Some interviewers love to toss this question out at the start of an interview, and many candidates who haven’t thought about it are caught off-guard. But it’s quite a good question, if you think about it, because it allows you to “take charge” of the interview right at the start, and present your most important and distinguishing qualities. To prepare for this question, practice completing these phrases: “I am regarded as professional and capable because . . . I’m proudest of . . . my most important achievements are . . . I believe I am highly qualified for this position because . . .”


How To Ace The Telephone Interview

As should be obvious, a telephone interview is very different from a face-to-face or in-person interview, in several aspects. First, there is no visual feedback – you are not able to see the interviewer’s reaction to what you are saying. You are also less able to determine when it’s a good moment to say something, for fear of interrupting. We’ve all experienced telephone conversations when both participants start to speak at the same time – it can be uncomfortable for both – leading to a series of embarrassing starts and stops. This requires a higher level of sensitivity on your part, as the person being evaluated, so that you do not appear overanxious. When in doubt, always pause to let the interviewer speak first.
Another key difference is total dependency on what you say, and – this is critical – how you say it, since these are the only inputs to the interviewer. So here are the key tips to help you “ace” the telephone interview.


Tip: Be Prepared

Prepare for the interview in advance, and even try to allow time to give yourself a brief rehearsal, asking the questions and then answering them. Do this when you are alone and can actually speak the answers aloud. By doing this you will smooth out your response and may discover that some of your answers or self-descriptions need a bit of work – best to learn this in advance!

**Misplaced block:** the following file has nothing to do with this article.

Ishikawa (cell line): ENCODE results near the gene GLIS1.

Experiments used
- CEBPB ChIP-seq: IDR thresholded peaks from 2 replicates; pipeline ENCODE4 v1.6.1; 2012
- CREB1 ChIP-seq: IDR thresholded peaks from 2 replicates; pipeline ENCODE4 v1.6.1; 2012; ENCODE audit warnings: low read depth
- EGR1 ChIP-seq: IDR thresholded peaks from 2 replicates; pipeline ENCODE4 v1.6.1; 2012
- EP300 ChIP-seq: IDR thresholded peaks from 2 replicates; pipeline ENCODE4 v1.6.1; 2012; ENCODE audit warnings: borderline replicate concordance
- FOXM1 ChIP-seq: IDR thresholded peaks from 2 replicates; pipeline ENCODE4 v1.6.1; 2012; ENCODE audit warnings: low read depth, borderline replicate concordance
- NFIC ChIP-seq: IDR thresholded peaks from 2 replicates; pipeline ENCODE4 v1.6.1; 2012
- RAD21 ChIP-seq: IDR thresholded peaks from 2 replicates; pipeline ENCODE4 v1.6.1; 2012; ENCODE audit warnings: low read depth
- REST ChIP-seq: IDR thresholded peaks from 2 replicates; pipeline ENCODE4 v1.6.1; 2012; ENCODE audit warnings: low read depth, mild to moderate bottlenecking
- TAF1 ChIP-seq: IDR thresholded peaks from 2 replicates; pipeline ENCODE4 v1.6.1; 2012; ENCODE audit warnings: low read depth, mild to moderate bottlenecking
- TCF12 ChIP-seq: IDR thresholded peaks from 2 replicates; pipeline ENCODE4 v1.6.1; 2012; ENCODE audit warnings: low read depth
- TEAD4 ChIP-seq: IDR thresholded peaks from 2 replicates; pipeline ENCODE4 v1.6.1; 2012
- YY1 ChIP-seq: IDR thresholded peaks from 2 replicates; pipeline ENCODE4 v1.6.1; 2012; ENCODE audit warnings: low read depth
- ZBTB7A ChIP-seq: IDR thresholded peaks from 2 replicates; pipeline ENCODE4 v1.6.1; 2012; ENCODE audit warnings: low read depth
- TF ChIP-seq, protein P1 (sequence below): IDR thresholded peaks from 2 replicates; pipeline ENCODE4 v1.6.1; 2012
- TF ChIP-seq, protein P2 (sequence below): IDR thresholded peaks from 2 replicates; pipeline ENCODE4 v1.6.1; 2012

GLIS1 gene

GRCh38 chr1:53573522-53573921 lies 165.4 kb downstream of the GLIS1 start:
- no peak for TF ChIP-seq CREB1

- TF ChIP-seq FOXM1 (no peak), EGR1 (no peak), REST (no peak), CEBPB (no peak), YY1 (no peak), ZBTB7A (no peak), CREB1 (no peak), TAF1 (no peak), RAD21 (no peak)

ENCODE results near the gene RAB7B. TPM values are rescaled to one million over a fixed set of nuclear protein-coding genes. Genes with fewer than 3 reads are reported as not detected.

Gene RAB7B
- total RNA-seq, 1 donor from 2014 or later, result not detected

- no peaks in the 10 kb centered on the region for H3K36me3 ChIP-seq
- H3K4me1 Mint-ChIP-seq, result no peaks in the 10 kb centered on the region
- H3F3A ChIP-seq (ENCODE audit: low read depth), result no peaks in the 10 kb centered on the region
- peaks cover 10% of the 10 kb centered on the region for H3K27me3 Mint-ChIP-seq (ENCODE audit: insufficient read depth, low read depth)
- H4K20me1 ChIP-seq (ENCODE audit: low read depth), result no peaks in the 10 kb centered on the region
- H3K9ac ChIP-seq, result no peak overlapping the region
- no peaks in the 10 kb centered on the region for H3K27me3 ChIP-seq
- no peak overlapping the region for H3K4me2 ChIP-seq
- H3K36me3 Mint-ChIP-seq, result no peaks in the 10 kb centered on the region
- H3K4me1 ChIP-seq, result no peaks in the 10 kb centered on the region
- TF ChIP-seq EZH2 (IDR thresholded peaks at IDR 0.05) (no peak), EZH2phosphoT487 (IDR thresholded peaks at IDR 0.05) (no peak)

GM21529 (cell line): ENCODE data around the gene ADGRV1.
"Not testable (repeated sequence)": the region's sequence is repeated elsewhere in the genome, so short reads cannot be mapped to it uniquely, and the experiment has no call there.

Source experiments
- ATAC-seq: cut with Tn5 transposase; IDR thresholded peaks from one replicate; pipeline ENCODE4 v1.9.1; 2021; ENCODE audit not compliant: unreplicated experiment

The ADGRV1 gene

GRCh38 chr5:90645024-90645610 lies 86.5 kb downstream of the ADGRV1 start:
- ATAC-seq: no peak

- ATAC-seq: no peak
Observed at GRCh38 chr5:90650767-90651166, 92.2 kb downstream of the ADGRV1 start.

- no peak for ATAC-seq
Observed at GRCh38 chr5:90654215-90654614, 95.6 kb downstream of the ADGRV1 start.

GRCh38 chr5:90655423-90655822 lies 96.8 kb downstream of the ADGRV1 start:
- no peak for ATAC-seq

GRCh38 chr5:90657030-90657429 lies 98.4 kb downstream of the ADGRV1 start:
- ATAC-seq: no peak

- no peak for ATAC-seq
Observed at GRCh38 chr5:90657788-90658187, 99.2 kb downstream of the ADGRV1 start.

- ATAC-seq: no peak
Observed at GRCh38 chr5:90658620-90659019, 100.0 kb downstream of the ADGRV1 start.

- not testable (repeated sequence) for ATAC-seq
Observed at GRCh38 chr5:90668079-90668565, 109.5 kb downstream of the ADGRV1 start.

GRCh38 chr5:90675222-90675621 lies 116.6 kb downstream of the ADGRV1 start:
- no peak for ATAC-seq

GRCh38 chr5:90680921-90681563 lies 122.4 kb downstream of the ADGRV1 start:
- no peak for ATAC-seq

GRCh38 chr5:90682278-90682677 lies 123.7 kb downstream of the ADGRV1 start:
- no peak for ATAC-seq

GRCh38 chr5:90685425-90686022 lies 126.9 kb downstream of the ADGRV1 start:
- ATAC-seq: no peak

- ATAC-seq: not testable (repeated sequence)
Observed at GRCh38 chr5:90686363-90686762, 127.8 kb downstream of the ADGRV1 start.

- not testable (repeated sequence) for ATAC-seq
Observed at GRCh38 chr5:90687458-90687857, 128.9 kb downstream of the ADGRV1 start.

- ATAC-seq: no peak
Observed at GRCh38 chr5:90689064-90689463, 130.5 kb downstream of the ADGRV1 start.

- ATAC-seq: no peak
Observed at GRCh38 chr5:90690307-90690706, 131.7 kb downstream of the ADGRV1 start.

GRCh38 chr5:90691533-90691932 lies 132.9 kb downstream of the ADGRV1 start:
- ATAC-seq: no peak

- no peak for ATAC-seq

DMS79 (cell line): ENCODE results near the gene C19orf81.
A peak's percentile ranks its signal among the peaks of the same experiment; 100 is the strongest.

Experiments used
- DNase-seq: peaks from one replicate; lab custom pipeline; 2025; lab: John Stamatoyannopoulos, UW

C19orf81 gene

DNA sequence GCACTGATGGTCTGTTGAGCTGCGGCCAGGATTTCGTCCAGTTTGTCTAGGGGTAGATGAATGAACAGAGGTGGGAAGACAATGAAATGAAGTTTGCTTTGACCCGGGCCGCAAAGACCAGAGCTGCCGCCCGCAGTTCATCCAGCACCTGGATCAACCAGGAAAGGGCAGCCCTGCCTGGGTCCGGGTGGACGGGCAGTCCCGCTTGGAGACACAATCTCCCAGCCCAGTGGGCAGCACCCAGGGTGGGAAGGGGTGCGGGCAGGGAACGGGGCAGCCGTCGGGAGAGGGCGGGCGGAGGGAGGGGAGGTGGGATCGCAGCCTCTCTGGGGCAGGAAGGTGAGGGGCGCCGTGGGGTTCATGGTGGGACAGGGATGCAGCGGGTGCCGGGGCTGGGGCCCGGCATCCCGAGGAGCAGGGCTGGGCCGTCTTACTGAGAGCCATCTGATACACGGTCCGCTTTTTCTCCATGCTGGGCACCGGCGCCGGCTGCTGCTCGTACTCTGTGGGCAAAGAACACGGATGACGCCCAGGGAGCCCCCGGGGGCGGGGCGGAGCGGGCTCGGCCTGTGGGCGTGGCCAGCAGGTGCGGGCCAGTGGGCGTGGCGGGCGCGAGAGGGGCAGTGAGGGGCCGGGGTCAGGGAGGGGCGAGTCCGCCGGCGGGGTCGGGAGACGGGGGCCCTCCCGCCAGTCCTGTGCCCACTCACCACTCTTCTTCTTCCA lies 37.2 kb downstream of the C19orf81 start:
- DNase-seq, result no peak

Here’s another good reason to be prepared well in advance. I remember my first telephone interview. It was for a job with a research company and was scheduled for later that day, but then the call came a couple of hours earlier than scheduled. The interviewer was in her car, on the way to a meeting, and wanted to use the time productively. Fortunately, I had taken notes on what I wanted to say about myself, including my experience and the accomplishments that were relevant to the job I was being interviewed for, and I was ready. The interview went well, and while I was surprised at the early call, it was a valuable lesson to be prepared. The interviewer asked quite a few questions about my perspectives on various subjects, and how I would approach the job I was applying for.


Tip: The Good Listener

That interview led to a second interview with another person at the same firm. I was well prepared again. But unlike the first interview, this time my role was more to listen than to speak – the interviewer was more focused on presenting the company to me so I could determine if I could fit within their corporate culture. When this type of interview situation occurs, it’s best to resist the temptation to interrupt, so you can say what you’ve been preparing to say. Instead, listen attentively; take notes so you can ask questions about what the interviewer said, and only when there is a clear pause in the interviewer’s statement should you offer to share some accomplishments or ideas that you’d like to present.


Tip: Select The Location

Today, we all have mobile phones and are free to have a telephone conversation anywhere – the days of being connected to the wall and tied down to your home are over. This gives us great flexibility to speak from wherever we want.

A few years ago I was preparing for yet another telephone interview. I was in Los Angeles and the caller was in San Francisco. I knew I had to be away from my home office at the scheduled time of the interview, and realizing that I certainly did not want to be on the street, or in a noisy café, I considered the alternatives. My choice was a Post Office. This provided a quiet corner, in a place where people do not tend to be loud, as they might be in a café or retail store or most other public places. The interview went well, and when the follow-up call came a few days later, thankfully I was able to be in my home office and free to speak comfortably.